Do you know the difference between the two following code snippets?

catch (Exception ex)
{
	// log the exception
	...
	
	// re-throw
	throw ex;
}

catch (Exception ex)
{
	// log the exception


	...
	
	// re-throw
	throw;
}

The first example resets ex’s stack trace to the current location. This is fine when you’re throwing a brand new exception, but not so good if you’re just passing one along — you’ll lose the stack trace telling you where it originated from.

To preserve the stack trace, just use “throw” by itself with no argument, as in the second example.

Use parameterless catch/throw if you don’t care about the details

You don’t have to specify any parameter name in your catch block if you don’t need the exception object itself:

catch (SqlException)
{
	// rollback transaction

	// rethrow
	throw;
}

This is handy for eliminating that “variable ‘ex’ is not used” compiler warning. In fact, if you don’t care about the type, you can get rid of the brackets altogether:

catch // anything
{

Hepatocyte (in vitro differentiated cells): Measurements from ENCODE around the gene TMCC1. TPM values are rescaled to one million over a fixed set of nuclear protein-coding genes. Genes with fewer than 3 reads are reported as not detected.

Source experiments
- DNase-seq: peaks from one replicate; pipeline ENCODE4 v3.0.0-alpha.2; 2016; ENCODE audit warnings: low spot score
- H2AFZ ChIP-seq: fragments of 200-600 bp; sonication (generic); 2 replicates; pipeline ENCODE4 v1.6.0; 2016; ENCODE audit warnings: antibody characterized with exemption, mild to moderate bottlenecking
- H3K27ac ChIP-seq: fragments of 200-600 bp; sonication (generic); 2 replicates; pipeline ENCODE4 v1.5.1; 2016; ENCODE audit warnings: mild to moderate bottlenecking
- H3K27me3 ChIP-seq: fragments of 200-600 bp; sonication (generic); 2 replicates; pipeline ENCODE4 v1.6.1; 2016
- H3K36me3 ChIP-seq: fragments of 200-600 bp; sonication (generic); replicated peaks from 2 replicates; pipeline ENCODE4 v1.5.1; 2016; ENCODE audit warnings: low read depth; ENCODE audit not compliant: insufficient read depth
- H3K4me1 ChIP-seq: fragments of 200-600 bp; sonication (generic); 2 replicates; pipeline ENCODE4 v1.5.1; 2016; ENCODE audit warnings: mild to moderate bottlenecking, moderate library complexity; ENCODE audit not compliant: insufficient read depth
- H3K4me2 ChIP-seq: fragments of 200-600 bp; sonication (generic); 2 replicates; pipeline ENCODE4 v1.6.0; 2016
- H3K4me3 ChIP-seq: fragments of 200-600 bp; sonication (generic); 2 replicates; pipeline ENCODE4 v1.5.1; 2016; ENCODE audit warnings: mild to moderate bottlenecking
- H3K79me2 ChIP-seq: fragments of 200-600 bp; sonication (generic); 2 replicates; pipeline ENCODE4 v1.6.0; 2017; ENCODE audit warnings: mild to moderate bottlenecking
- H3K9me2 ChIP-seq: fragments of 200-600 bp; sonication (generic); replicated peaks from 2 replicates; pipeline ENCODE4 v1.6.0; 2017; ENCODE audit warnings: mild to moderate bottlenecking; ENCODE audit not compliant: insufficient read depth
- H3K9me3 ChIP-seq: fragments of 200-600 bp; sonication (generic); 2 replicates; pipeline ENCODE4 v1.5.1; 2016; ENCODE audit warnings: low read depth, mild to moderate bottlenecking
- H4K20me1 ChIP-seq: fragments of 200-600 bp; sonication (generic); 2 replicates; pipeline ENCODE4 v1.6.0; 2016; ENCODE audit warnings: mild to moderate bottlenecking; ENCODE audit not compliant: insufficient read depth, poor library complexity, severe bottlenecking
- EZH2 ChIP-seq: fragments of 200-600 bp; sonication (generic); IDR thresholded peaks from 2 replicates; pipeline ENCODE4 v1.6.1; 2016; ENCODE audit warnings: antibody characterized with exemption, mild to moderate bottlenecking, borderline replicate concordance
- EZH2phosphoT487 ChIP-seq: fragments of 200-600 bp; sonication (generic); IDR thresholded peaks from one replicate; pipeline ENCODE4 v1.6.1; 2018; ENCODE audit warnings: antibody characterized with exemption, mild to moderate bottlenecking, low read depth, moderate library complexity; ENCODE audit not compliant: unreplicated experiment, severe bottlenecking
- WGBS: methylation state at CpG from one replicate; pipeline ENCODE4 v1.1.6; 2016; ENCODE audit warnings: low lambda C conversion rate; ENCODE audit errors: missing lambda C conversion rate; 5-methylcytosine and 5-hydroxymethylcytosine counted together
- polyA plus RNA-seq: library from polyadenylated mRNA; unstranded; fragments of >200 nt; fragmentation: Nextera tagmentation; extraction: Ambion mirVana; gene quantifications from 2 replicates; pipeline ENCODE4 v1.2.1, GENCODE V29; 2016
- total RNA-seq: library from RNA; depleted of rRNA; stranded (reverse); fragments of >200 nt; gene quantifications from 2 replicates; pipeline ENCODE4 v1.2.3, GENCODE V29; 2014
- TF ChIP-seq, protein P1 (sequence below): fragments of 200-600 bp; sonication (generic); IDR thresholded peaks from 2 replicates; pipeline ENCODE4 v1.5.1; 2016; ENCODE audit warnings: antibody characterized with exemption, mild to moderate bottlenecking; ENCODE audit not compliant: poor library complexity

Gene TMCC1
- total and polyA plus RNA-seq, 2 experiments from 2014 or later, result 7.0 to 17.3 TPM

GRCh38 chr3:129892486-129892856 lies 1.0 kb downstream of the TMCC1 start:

// handle the exception
}

But be careful with one — in 99% of situations, we do care what the type is.

Only catch exceptions you can handle

Imagine you are working on some code that tries to parse some user input as an integer. If it’s invalid (e.g. not a number), we’ll display an error message.

int value = 0;
try
{
	// forget about TryParse() for the moment :)
	value = Int32.Parse(someUserInput);
}
catch (Exception ex)
{
	// invalid input
}

What’s wrong with this? We’ve specified that this catch block is capable of handling any type of exception, no matter how severe or unrelated. They’ll all be interpreted as validation errors — OutOfMemoryException, ThreadAbortException — even NullReferenceException (which might indicate an actual bug in the code).